On Sunday, soon after India lost to Pakistan in the Twenty20 World Cup match, the only Muslim player in the Indian team, Mohammed Shami, faced a barrage of abuse and communal hatred online. He was termed a “bloody Pakistani in Team India” and asked to “Go to Pakistan”. However, it was heartening that a section of former cricketers and public personalities stood by him and expressed their solidarity. Given this gesture, one can argue that what happened with Shami was an exception and handiwork of the fringe element. But that is not the truth. He is not the first Muslim cricketer or noted personality to face such vilification. In recent years, Wasim Jaffer, APJ Abdul Kalam, Hamid Ansari and many others had to go through this ordeal.
For example, Kalam, whose contribution to the making of modern India is well known and even the Rashtriya Swayamsevak Sangh (RSS) considers him an “adarsh Muslim”, an ideal Indian Muslim, was recently called a “jihadi” by Yati Narsinghanad Saraswati. And Yati Narsinghanad is not a fringe element. Despite his constant hate-mongering and call for violence against religious minorities, especially Muslims, he was recently elevated to the status of “mahamandaleshwar” by the Juna Akhara, the largest recognised sect of Hindu seers in India. Earlier this year, cricketer Wasim Jaffer was accused by Uttarakhand Cricket Association secretary Mahim Verma and team manager Navneet Mishra of exerting religious bias in team selections and inviting maulvis (Muslim priests) to offer prayers in the dressing room, which was nothing but a distortion of facts.
Unfortunately, over the years, this kind of distortion has acquired the status of gospel truth against Muslims, and the majority of the Indian population have started believing in it. The best example is the unverified reports of Muslims busting crackers or celebrations in Muslim localities every time Pakistan secures a victory against India. These baseless claims and fake news have become so common and frequent that I “stopped” bothering about them. However, my not worrying counts for little as repercussions of these hate campaigns are real and severe against Muslims that one can hardly miss noticing.
On Sunday itself, Muslim Kashmiri students in Punjab Universities were reportedly attacked after India’s defeat. Meanwhile, a hate campaign started in other parts of the country that Muslims celebrated India’s defeat. It is nothing short of a burden being a Muslim and plying for India against Pakistan. Because while playing against Pakistan, it is not just the cricketing skills of Muslim players getting tested but also their patriotism and loyalty towards the country. In a sense, Shami was lucky to have received support and solitary support from his fraternity, but more worrying is that ordinary Indian Muslims don’t get such support.
To my understanding, this is possible not just because the likes of Yati Narsinghanads are hell-bent on ruining India’s communal harmony but also because a considerable number of highly influential people push a similar narrative. Let’s take one of the latest tweets by former Indian cricketer Virender Sehwag. On Monday, before he tweeted in solidarity with Shami, his tweet was: “Firecrackers are banned during Diwali, but yesterday in parts of India there were firecrackers to celebrate Pakistan’s victory. Achha, they must have been celebrating the victory of cricket. Toh, what’s the harm in fireworks on Diwali. Hypocrisy kyun, saara gyaan tab hi yaad aata hai.” Sehwag was not the only key cricketer who pushed this narrative. Gautam Gambhir, who is also a BJP MP, did the same.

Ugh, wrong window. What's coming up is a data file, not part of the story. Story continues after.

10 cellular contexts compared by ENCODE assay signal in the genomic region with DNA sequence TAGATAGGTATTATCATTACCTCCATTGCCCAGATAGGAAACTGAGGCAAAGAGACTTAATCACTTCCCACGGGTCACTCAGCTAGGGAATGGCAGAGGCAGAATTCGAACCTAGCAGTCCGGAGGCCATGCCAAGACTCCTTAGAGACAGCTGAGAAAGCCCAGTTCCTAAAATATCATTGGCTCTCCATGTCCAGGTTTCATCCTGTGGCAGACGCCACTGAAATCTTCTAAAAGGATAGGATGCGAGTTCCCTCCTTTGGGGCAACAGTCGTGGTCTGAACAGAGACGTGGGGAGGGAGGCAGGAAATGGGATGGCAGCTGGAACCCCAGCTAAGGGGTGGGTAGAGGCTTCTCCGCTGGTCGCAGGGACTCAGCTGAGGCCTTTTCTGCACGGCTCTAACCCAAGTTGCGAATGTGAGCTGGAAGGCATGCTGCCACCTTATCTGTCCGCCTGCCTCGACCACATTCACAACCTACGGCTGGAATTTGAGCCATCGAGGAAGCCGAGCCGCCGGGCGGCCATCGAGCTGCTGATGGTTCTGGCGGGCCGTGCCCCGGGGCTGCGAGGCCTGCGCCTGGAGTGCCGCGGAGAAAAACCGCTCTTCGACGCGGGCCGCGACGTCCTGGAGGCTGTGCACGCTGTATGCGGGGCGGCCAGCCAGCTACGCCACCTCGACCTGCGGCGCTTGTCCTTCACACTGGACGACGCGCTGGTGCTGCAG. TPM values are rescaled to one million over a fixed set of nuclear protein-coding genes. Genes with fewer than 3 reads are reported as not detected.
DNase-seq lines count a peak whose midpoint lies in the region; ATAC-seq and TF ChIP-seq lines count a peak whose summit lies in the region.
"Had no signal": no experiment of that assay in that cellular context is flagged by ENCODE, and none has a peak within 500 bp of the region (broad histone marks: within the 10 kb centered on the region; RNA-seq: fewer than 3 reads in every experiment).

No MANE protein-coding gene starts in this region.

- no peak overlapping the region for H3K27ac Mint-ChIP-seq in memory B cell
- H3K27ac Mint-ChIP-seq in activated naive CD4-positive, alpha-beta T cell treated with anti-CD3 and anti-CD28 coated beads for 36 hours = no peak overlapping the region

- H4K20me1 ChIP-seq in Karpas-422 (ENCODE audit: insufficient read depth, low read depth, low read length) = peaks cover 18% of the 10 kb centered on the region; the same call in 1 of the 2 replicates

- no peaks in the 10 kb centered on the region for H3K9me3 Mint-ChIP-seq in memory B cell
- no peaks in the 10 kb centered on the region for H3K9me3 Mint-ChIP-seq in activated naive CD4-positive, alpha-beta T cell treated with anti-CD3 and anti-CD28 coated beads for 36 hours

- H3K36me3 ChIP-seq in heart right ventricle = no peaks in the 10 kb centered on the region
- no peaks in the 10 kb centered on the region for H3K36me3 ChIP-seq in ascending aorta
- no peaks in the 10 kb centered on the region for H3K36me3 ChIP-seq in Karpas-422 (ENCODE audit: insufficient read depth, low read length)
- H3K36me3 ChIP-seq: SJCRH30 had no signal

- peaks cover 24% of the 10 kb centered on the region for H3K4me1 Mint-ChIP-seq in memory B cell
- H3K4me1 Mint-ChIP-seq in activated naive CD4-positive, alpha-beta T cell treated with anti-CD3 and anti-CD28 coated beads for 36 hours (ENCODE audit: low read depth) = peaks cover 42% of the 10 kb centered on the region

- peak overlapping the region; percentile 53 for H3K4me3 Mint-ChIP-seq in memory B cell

The “they” in Sehwag’s tweet, needless to say, was a reference to Muslims. Notably, this is the same narrative often pushed by right-wing Hindutva forces in different parts of the country. After Pakistan’s victory, one such claim alleged that crackers were burst in a Muslim locality of Kishanganj (Bihar). The police investigation found crackers were indeed burst but as part of a wedding ceremony and not celebrating India’s defeat. One can give several examples like this. It’s sad that despite such claims time and again proven baseless, not just the so-called fringe elements but equally the mainstream peddles these happily and convincingly.
This can only end by doing two things. First and foremost, those pushing the anti-Muslim narrative and calling for violence against them need to be booked and punished for their hate crimes. Unfortunately, far from getting punished, they are being rewarded for their communal hatred. Sadly, forget administration and political dispensations, even the judiciary is not doing its bit to fix the problem. Unless purveyors of hate and communalism are punished, targeting of Shami and other Muslims is likely to continue.
Secondly, the country’s majority population must realise that as long as they keep believing in the right-wing narratives and pushing them, no amount of condemnation is going to stop the hate. Moreover, today it might be mainly affecting Muslims and other religious minority communities, but the day is not far away when it will affect and ruin the lives of the majority of the country. The sooner we wake up and start working against it, the better.
(The writer is a multilingual journalist and researcher)